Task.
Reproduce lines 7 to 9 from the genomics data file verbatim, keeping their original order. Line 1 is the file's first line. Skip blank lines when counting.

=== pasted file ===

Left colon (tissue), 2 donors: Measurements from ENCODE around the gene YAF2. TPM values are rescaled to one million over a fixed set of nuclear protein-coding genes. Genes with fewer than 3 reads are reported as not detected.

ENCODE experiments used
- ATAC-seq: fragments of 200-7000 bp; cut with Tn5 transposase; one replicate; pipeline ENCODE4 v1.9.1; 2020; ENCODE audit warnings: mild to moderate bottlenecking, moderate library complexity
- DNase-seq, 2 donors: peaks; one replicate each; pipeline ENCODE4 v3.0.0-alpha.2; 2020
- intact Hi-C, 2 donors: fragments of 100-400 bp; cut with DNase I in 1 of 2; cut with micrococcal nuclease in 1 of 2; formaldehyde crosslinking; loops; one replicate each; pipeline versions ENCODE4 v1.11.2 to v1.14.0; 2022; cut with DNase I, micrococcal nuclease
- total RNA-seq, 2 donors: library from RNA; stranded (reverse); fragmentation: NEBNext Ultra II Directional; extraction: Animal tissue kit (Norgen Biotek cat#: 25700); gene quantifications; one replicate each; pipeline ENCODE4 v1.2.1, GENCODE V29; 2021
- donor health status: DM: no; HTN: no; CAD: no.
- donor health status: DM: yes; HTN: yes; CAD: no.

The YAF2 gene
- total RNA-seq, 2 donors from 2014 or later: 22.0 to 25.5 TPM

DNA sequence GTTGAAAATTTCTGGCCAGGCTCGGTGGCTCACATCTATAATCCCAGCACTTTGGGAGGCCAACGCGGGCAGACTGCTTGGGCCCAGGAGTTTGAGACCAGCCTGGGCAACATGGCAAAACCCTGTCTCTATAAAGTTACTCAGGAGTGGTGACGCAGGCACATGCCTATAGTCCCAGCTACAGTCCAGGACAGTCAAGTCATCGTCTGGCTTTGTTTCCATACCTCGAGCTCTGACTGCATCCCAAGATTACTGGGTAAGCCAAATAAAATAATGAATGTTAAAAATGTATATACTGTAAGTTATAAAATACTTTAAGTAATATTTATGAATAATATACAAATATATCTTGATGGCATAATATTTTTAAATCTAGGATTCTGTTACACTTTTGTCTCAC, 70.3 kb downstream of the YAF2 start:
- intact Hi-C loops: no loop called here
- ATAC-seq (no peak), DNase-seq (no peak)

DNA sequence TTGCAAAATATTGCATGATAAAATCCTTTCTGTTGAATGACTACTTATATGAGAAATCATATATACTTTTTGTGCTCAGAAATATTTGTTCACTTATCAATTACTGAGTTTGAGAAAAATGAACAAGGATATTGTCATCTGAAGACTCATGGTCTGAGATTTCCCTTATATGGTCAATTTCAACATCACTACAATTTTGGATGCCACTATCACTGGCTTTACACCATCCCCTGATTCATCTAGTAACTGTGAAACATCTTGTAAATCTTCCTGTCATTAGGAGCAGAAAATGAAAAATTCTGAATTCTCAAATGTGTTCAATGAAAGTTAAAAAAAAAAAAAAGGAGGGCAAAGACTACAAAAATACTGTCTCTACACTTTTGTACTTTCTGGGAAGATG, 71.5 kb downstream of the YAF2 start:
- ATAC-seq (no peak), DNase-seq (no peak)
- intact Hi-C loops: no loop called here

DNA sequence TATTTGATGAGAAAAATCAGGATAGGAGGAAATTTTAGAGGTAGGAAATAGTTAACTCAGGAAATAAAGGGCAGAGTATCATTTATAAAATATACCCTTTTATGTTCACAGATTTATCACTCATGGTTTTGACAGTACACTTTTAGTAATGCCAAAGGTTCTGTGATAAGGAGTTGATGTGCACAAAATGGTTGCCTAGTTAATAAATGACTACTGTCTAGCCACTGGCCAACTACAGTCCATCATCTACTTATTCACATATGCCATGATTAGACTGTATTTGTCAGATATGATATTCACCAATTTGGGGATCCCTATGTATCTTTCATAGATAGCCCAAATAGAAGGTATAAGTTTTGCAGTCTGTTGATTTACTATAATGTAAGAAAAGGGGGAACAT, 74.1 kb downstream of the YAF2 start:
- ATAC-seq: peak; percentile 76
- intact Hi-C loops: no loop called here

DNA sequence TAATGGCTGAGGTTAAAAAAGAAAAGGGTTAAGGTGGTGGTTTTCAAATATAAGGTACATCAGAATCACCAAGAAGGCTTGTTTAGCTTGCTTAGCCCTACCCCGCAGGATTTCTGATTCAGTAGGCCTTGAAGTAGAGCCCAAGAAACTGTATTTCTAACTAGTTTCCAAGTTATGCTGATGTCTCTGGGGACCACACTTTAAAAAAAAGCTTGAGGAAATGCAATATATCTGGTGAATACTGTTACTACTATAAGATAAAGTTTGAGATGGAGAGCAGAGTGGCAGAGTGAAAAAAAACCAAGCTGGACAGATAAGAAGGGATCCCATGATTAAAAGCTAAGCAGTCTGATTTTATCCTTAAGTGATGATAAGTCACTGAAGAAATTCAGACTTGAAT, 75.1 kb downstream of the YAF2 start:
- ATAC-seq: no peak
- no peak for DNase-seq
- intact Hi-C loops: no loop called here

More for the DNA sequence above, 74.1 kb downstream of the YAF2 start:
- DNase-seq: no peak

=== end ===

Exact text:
- donor health status: DM: no; HTN: no; CAD: no.
- donor health status: DM: yes; HTN: yes; CAD: no.

The YAF2 gene